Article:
Comparing How the West and China Offer Loans to Developing Countries

Established Western economic institutions are facing a formidable challenge from Chinese newcomers, each side offering distinct and competitive lending strategies with far-reaching consequences for global infrastructure and development.

7 mins read
Chinese expert Luo Zhongping (C) speaks to rice farmers during a rice farm field visit in Butaleja, eastern Uganda, on Aug. 15, 2023. (Photo by Hajarah Nalwadda/Xinhua)

In October 2023, amid celebrations commemorating the 10th anniversary of China’s Belt and Road Initiative (BRI) in Beijing, Pakistan and Chinese leaders signed a multibillion-dollar deal for a railway project. As a pivotal component of China’s efforts to promote economic integration and develop infrastructure abroad, Pakistan has received significant developmental assistance from Beijing through the $62 billion China-Pakistan Economic Corridor (CPEC).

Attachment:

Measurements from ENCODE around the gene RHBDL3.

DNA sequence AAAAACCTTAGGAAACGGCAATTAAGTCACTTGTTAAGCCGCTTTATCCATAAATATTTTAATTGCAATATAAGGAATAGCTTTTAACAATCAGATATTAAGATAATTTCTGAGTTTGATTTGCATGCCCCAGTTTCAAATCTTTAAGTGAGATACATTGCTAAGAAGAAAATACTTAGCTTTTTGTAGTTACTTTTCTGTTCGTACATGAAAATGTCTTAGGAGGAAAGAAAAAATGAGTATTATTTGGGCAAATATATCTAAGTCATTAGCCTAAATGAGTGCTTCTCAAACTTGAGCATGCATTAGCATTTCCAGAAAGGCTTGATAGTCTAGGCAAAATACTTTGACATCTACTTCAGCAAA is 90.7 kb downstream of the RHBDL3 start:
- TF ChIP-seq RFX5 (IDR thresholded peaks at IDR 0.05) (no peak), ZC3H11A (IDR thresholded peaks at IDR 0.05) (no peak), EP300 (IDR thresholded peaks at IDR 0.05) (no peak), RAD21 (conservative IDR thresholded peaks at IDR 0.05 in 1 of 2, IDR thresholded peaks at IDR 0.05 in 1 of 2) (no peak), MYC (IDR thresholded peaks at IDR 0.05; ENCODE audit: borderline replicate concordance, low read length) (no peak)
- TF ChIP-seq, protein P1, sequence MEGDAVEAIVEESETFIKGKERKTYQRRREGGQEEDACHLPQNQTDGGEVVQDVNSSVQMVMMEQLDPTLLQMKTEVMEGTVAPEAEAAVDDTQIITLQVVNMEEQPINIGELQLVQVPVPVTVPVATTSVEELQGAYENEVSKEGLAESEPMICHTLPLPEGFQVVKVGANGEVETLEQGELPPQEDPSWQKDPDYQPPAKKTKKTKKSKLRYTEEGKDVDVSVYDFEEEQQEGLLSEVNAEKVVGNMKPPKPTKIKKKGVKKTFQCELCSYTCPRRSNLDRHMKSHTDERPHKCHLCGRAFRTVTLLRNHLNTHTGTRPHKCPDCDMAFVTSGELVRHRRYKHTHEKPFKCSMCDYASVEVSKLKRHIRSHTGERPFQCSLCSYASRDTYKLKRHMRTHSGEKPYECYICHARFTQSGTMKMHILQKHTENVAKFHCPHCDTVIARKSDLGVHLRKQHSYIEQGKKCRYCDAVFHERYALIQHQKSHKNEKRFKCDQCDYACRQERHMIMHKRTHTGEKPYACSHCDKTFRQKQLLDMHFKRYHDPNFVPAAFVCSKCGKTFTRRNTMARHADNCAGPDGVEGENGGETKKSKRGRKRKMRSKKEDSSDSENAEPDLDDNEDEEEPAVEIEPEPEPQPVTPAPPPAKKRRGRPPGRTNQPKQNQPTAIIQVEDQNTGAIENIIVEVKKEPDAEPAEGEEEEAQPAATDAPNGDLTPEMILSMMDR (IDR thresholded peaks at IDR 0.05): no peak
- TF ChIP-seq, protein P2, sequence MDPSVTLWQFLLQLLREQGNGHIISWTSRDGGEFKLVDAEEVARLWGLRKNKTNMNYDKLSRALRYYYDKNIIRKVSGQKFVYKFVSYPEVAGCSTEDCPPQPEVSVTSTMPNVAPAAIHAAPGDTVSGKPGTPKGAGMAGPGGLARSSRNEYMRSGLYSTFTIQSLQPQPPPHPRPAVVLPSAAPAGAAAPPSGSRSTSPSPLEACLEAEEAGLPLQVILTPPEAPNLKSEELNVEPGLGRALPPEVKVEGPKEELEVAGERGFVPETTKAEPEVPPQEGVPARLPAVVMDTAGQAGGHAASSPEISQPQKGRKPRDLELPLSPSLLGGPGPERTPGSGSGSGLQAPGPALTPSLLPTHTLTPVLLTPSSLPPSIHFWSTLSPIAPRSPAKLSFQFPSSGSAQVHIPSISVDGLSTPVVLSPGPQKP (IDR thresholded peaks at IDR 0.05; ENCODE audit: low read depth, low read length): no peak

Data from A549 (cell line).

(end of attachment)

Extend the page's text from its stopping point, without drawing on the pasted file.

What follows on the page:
Nevertheless, Western nations and financial entities have also been strategically maneuvering in Asia, with the International Monetary Fund (IMF) approving a $3 billion loan for Pakistan in July, “saving it from defaulting on debt.” Other countries in the region are experiencing similar competition. Bangladesh, for instance, inaugurated the BRI-linked Padma Bridge Rail Link in October, and weeks later received a $395 million loan from the EU. That month, Sri Lanka struck a debt deal with China, while the U.S. extended a $553 million loan for port construction in Colombo in early November.

As competition over infrastructure and investment has grown in recent years, standoffs between Western and Chinese lenders over debt restructuring and relief have intensified. Lenders hesitate to offer relief packages, fearing that one creditor’s concession might allow a debtor country to use that relief money to pay off others. These impasses underscore the challenges being faced by the decades-old Western-dominated financial system and lending initiatives.